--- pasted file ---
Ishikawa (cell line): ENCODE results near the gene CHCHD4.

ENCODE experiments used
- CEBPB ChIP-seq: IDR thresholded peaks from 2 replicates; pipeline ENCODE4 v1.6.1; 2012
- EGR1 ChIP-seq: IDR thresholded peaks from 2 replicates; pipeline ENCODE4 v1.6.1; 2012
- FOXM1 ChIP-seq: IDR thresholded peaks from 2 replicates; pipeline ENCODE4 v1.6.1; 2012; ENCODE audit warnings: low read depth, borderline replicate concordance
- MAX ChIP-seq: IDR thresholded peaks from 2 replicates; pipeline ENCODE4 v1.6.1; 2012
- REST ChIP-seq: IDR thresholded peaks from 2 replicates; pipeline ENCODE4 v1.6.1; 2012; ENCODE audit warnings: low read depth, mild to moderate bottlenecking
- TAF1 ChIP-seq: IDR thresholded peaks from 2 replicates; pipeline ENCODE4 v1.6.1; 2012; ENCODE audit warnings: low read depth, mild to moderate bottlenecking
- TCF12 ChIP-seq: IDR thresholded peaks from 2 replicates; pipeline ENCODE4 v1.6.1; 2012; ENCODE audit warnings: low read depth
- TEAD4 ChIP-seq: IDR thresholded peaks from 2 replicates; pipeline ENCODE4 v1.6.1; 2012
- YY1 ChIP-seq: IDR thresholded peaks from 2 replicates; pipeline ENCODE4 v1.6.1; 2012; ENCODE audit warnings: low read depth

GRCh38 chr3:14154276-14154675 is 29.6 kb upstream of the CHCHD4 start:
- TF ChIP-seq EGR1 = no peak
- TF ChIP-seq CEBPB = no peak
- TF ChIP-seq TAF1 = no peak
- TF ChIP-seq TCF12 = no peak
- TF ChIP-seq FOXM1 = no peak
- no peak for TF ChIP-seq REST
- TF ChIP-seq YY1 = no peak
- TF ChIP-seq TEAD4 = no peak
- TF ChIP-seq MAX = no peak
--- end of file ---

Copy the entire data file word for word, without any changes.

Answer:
Ishikawa (cell line): ENCODE results near the gene CHCHD4.

ENCODE experiments used
- CEBPB ChIP-seq: IDR thresholded peaks from 2 replicates; pipeline ENCODE4 v1.6.1; 2012
- EGR1 ChIP-seq: IDR thresholded peaks from 2 replicates; pipeline ENCODE4 v1.6.1; 2012
- FOXM1 ChIP-seq: IDR thresholded peaks from 2 replicates; pipeline ENCODE4 v1.6.1; 2012; ENCODE audit warnings: low read depth, borderline replicate concordance
- MAX ChIP-seq: IDR thresholded peaks from 2 replicates; pipeline ENCODE4 v1.6.1; 2012
- REST ChIP-seq: IDR thresholded peaks from 2 replicates; pipeline ENCODE4 v1.6.1; 2012; ENCODE audit warnings: low read depth, mild to moderate bottlenecking
- TAF1 ChIP-seq: IDR thresholded peaks from 2 replicates; pipeline ENCODE4 v1.6.1; 2012; ENCODE audit warnings: low read depth, mild to moderate bottlenecking
- TCF12 ChIP-seq: IDR thresholded peaks from 2 replicates; pipeline ENCODE4 v1.6.1; 2012; ENCODE audit warnings: low read depth
- TEAD4 ChIP-seq: IDR thresholded peaks from 2 replicates; pipeline ENCODE4 v1.6.1; 2012
- YY1 ChIP-seq: IDR thresholded peaks from 2 replicates; pipeline ENCODE4 v1.6.1; 2012; ENCODE audit warnings: low read depth

GRCh38 chr3:14154276-14154675 is 29.6 kb upstream of the CHCHD4 start:
- TF ChIP-seq EGR1 = no peak
- TF ChIP-seq CEBPB = no peak
- TF ChIP-seq TAF1 = no peak
- TF ChIP-seq TCF12 = no peak
- TF ChIP-seq FOXM1 = no peak
- no peak for TF ChIP-seq REST
- TF ChIP-seq YY1 = no peak
- TF ChIP-seq TEAD4 = no peak
- TF ChIP-seq MAX = no peak